March 10, 2022

Throughout Black History month in February, Black Lives Matter signs went up in some schools while the same signs in other schools were being torn down in others.

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National, state and local-level battles over Critical Race Theory, which erupted at the same time parents were getting charged up about mask-wearing and other pandemic protocols in schools, have energized conservatives and played a role in school board races and school governance. But as pandemic restrictions relax, it’s unclear how much diversity training and Black Lives Matter signs will remain an energizing force in the next round of school board races in April.

Meanwhile, school districts continue to take a variety of different approaches to teaching about diversity, even as Republicans in the Legislature have pushed legislation to ban both the teaching of “critical race theory” and anti-racism and anti-sexism staff training for employees of school districts and independent charter schools.

Find out what’s happening in Across Wisconsinwith free, real-time updates from Patch.

Black Lives Matter at School is a national coalition organizing for racial justice organized by the National Education Association (NEA). School districts around the country participated in the National Black Lives Matter Week of Action this year, Jan. 31 – Feb. 4. Milwaukee Public Schools was the only Wisconsin school system to officially participate this year although other school districts may have pulled elements from the BLM at School website.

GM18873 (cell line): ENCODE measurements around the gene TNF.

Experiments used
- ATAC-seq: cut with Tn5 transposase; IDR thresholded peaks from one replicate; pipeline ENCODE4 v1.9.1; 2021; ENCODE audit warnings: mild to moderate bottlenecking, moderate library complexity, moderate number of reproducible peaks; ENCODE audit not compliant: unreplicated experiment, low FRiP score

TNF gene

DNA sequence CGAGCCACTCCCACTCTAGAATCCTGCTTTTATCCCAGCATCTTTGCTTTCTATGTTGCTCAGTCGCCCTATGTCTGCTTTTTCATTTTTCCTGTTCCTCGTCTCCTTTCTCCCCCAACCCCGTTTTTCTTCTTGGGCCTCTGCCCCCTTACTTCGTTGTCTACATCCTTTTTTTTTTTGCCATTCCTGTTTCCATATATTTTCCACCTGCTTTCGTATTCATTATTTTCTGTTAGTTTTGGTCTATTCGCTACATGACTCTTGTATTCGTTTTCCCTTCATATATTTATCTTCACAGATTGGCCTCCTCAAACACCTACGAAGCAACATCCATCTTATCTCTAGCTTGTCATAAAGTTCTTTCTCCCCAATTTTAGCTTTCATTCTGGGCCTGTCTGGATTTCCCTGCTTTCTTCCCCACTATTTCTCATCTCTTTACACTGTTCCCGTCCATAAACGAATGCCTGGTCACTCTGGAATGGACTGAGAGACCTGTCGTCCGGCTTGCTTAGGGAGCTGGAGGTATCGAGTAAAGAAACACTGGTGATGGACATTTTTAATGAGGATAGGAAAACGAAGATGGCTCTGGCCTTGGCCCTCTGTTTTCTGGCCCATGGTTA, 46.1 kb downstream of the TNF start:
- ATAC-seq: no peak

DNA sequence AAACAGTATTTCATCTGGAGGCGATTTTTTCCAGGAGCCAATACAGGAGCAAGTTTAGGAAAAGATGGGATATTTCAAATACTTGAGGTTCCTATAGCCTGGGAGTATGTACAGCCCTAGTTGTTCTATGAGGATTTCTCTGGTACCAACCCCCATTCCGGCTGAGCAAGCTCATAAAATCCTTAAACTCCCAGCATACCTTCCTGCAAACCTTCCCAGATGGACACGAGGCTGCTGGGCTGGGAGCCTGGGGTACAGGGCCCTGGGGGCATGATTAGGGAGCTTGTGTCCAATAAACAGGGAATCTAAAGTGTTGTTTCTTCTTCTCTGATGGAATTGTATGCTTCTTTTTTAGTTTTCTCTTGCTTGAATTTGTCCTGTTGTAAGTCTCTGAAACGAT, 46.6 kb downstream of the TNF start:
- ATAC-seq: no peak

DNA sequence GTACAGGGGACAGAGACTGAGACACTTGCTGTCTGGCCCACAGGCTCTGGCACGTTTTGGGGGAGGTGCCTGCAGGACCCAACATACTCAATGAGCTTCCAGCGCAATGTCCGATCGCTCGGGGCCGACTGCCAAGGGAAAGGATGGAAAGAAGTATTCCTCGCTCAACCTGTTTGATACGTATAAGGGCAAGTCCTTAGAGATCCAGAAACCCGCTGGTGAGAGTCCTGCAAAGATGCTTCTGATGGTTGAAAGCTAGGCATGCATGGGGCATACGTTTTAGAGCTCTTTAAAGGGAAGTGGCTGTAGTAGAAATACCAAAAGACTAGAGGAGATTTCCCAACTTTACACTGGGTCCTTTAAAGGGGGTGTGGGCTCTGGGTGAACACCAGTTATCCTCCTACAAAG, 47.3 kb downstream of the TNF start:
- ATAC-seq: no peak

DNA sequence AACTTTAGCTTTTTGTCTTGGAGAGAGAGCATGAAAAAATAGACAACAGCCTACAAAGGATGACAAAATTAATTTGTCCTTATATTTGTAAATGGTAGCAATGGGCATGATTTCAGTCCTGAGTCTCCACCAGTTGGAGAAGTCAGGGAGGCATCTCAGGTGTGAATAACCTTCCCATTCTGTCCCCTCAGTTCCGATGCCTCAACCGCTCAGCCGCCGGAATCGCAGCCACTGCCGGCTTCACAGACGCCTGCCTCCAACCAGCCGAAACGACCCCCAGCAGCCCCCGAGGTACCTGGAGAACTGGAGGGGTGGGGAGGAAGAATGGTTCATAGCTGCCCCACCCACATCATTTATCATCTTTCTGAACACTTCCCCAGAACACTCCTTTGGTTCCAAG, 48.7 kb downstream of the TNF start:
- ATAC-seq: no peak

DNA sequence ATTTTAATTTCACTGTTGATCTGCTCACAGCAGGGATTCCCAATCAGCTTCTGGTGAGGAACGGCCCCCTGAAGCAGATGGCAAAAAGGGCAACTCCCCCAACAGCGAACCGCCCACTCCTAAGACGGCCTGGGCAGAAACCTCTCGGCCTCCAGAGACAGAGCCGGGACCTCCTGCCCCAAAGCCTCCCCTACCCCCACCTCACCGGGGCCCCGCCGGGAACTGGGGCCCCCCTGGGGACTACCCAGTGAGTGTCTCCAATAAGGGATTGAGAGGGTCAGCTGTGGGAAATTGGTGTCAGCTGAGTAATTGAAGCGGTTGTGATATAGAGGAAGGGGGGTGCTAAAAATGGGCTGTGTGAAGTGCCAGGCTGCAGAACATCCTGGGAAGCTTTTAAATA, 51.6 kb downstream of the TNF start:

In Milwaukee, on Monday, Jan. 31, the week kicked off with a presentation by Decoteau Irby, Ph.D., associate professor of educational policy studies at the University of Illinois – Chicago and author of Stuck Improving: Racial Equity and School Leadership where he outlines how schools can move from being “stuck” in failure to embrace an improvement process.

Milwaukee school superintendent Keith Posley found many aspects of the action week powerful.

He observed how intensely high school students absorbed the movie, John Lewis: Good Trouble.

An intergenerational panel discussion was important, he said, because so many young people spend so little time with elders in the community, hearing what it was like growing up Black in years past.


“NEA Demands: Justice For Black Lives” states NEA EdJustice, the sponsor of Black Lives Matter at School.